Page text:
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Climate change in Africa will above all be a medical crisis

Embracing the insight that healthcare and climate change are one and the same problem is a big step towards tackling both

Hello – Sometimes the obvious is still not obvious enough for stakeholders to take action. The connection between healthcare and climate change is such an issue. As we report this week, the link between the two is clear to see. But climate startups and med-tech ventures often labour in mutual isolation. New ideas are stuck on one or other side of a fence. That seems like a relatively easy problem to solve and would have significant impact. 

Today’s reading time: 4 mins

LOGISTICS UPDATE | Thursday 14 March

📚  Report: Women are underrepresented in clean energy

🔍  Job: ICF is looking for a Deputy Chief of Party in Nairobi

📖 Workshop: US-Africa Sustainable Financing in Abidjan (Mar 19-20)


⚡  Mini-grid: New report from CrossBoundary Innovation Lab

💰  Other job: World Resources Institute seeks a Finance Manager 

🌍  Apply: Halcyon Africa Climate Fellowship (deadline Mar 22)

1.🚁 Heli view: The missing link in Africa’s green economy

At least 15,700 Africans died last year in extreme weather disasters and a further 34 million were directly affected. That is only the beginning. 

  • Droughts, floods and storms will unleash disease and exacerbate medical gaps.

  • Climate change is expected to cost African healthcare an extra $2 trillion by 2050. 

  • Of the 60 countries identified by the World Bank as most vulnerable to the health impacts of climate change, 38 are in sub-Saharan Africa. 

Missing bridge: The biggest hurdle to tackling the health crisis stemming from climate change is a disconnect between the medical sector and the green economy. 

  • Both are growing fast, solving problems, but neither sees the other as a partner.

  • There are exceptions, but they only prove the point that much is missing. 

The numbers: Investment in climate-tech in the first half of 2023 was $530 million while medtech raised $390 million. Yet the overlap was minimal. 

  • Out of 313 African projects that received climate funding between 2009 and 2019, only two targeted the health sector.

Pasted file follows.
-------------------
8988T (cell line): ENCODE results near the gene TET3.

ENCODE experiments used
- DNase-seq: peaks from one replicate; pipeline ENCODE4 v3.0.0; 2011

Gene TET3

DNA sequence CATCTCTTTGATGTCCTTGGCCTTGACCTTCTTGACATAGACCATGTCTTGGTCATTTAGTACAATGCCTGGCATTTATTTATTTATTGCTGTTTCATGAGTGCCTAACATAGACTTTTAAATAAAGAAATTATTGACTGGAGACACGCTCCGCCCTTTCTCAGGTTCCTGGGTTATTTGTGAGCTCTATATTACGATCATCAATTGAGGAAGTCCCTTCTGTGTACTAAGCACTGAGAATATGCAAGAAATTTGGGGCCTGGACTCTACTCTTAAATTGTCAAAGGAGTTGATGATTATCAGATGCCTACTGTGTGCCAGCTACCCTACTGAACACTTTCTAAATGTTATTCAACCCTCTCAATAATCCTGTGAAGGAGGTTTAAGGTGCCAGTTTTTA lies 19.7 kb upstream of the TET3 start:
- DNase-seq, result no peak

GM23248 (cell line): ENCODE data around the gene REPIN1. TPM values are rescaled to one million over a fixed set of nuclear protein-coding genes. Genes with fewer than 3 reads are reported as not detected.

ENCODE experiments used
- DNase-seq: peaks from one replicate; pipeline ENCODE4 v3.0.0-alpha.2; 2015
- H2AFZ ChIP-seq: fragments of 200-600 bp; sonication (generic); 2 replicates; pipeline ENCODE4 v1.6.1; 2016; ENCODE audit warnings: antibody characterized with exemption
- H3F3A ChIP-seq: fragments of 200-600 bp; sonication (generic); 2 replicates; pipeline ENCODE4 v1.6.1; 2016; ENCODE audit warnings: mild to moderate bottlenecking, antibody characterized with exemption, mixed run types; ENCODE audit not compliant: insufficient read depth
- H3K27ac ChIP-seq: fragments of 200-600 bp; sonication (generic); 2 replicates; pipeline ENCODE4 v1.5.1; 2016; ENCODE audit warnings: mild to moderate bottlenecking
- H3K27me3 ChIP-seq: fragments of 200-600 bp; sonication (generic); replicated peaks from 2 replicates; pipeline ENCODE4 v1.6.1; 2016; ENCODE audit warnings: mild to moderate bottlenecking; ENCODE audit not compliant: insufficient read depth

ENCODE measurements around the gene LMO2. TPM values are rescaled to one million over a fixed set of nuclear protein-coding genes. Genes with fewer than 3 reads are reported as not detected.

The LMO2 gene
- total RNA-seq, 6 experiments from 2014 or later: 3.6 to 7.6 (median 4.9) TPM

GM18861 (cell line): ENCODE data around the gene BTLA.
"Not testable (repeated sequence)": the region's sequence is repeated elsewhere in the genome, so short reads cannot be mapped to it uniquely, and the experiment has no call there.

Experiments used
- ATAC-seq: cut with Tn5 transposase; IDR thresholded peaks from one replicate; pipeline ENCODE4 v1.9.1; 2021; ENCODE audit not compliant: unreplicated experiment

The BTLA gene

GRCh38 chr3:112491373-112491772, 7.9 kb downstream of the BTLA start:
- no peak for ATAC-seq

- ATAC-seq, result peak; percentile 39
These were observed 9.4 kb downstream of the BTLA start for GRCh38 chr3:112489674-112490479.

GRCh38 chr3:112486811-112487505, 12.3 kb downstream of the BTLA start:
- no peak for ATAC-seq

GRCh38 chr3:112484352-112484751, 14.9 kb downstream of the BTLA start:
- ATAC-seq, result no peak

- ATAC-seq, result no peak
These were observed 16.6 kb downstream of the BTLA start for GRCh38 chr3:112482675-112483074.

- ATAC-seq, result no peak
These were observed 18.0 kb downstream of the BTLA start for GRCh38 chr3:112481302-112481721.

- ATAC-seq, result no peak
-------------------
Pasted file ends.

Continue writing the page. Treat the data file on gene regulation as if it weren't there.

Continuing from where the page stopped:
• Even though sub-Saharan Africa will shoulder 80% of the global healthcare adaptation costs, very few medical startups directly address climate impact. 

Medical myopia: Innovation is driving the African health sector - from telemedicine to new supply chains and software solutions. But are the innovators interested in climate change? 

  • HealthTracka in Nigeria decentralises healthcare with at-home lab tests, virtual consultations and medication delivery. But no mention of climate-relevance. 

  • Tibu in Kenya connects patients digitally to primary care, wellness and disease management. No indication of this relating to climate change.

  • Bypa-ss in Egypt digitises patients’ medical records, including prescriptions and test results. Apparently, zero climate link. 

The exceptions: A few new healthcare companies do get the link to climate.

  • Zuri Health, a telehealth startup, incorporates climate-conscious initiatives.

  • 8Medical in Nigeria markets emergency services for climate-related heatstroke.

  • Medikea, another telehealth startup, received funding from Catalyst Fund on the basis that healthcare will face increased demand due to climate change.

Climate startups: Myopia is not limited to the health sector. Many climate innovators and investors focus more on carbon than humans, though there are exceptions. 

  • The Global Grand Challenges network in partnership with the Rockefeller Foundation will spend $12 million to support innovators at the intersection of climate and health. 

  • A company such as Map&Rank, which collects weather data to forecast climate risks, could easily be plugged into healthcare planning.

Thriving merger: The clean cooking industry is an example of a sector that has successfully incorporated both health and climate benefits as key indicators of its impact. 

  • Stove makers trumpet reductions in indoor air pollution that would otherwise lead to respiratory diseases as well as reductions in global emissions.